We’ve gotten quite a few responses to our post this morning about which city is better, Seattle or San Francisco. We trumpeted our beautiful summers and our liberal social policies. The San Francisco Chronicle retorted, calling Microsoft a “lumbering” enterprise and poked fun at Amazon.com’s drone idea.
Our readers are having their say as well, with 49 (coincidence) in support of S.F. and 34 in favor of Seattle. That’d better not be the final score of the game. Keep the responses coming. Here’s the best of what has been submitted so far (note, load times may vary):
December 6, 2013 at 6:03 AM
Seattle has for too long been labeled a “smaller San Francisco.” We see the similarities. Like San Francisco, Seattle is made up of neighborhoods on hills. Both cities are shrouded in grey. The politics of both are proudly left.
But Seattle is not a lesser San Francisco. It’s a better San Francisco.
A San Francisco editorial writer seems to think differently in a post that went up this morning. As if. We’ll still continue to proclaim our superiority this week as the Seahawks prepare to take on the 49ers. Seattle trounced San Francisco earlier this season at CenturyLink Field, when the fans broke the sound record. Two S.F. fans called for the NFL to punish a team for fan noise in a letter to the San Francisco Chronicle. I called the letter-writers wussy babies in an earlier blog post. We’re not only louder, Seattle is better in a number of other ways:
San Francisco, we have news for you. You’re no longer the leftiest city on the left coast. In 2012, our state voters legalized same-sex marriage with Referendum 74. (California voters rejected same-sex marriage with Proposition 8.) Washington state also legalized recreational marijuana with Initiative 502. Eat your liberal heart out. (more…)
November 11, 2013 at 5:00 AM
October 30, 2013 at 4:37 PM
Is it OK to turn off the porch light, hide in the basement and not open the door on Halloween to give out treats? Our Wednesday editorial, “Don’t be a deadbeat on Halloween,” said no and we asked readers to weigh in with their thoughts. Here are some edited excerpts from reader responses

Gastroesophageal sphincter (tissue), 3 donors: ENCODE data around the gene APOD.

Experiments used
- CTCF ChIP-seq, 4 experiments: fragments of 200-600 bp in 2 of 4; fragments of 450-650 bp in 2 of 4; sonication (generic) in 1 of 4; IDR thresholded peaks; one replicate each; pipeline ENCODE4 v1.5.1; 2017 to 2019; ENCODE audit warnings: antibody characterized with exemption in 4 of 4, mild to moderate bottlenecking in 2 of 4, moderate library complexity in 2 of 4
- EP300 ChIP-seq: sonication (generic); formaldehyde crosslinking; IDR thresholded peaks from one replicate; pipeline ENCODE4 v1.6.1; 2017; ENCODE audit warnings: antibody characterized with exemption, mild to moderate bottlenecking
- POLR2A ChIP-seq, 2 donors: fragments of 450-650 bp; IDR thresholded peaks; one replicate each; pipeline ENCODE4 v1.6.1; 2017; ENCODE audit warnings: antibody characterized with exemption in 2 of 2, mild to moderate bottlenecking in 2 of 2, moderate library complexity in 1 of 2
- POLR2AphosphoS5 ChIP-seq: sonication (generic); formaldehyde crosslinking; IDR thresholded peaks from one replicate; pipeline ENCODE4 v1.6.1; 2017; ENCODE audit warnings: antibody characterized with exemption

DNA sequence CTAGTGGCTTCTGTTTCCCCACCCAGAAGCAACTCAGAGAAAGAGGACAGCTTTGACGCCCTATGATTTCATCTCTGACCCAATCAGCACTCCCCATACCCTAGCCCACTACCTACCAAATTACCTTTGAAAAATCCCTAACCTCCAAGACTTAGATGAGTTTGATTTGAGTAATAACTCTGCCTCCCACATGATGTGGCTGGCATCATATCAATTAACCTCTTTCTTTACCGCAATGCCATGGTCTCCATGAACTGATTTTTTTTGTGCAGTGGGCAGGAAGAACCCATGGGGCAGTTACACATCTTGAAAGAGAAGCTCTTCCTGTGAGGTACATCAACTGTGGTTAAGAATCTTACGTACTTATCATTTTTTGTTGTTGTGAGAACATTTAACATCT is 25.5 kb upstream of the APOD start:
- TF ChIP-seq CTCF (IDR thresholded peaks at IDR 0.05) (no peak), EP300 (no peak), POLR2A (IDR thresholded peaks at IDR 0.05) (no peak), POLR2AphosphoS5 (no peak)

I love Halloween. Our neighborhood is fairly popular for trick-or-treaters and on average we go through about 25 bags of candy. It is really fun to not only give out candy but to watch kids have such a great time. I have blown out the candle in the pumpkin and turned off the porch light but that is later and only because we had a particularly good year and ran out of candy before we had hoped. Those who turn off the lights and pretend not to be home are the ones missing out.”
— Clarence Geyen, Mill Creek
I’m one of them. Last time I checked, this was still a free country and we can treat … or not, as we choose.”
— Lorna Lou, Mountlake Terrace
I think that’s their prerogative and I don’t think any more or less of them. Halloween is not a mandatory participation activity.”
— Skye Koontz, Seattle
My dogs bark and have to be controlled. I only get teenagers who aren’t in costume and say, ‘I’m dressed as a high school student for Halloween.’ Most parents take their kids to organized events these days, so what’s the point? My light will be off.”
— Hilari Anderson, Seattle
Orthodox Jews, who live in several Seattle neighborhoods, such as Seward Park and Ravenna-Bryant, would not give out Halloween treats because Halloween is a holiday that espouses beliefs and traditions rooted in pagan Samhain and the Christian All Saints Day that are inappropriate for Jews to participate in.”
— Lynn Gottlieb, Seattle
And the growing sense of entitlement continues to spread. I have absolutely no problem with people leaving the light off, going out for the night or just ignoring the doorbell. It’s not something I would do — my wife and I look forward to seeing the costumes each year — but everyone certainly has a right to not spend their money on candy for strangers and to not get up and answer the door every 2 minutes all evening. And if the kids and their parents can’t handle it, too bad. May their bags be filled with Tootsie Rolls.”
— Doug Walsh, Snoqualmie
October 16, 2013 at 5:11 PM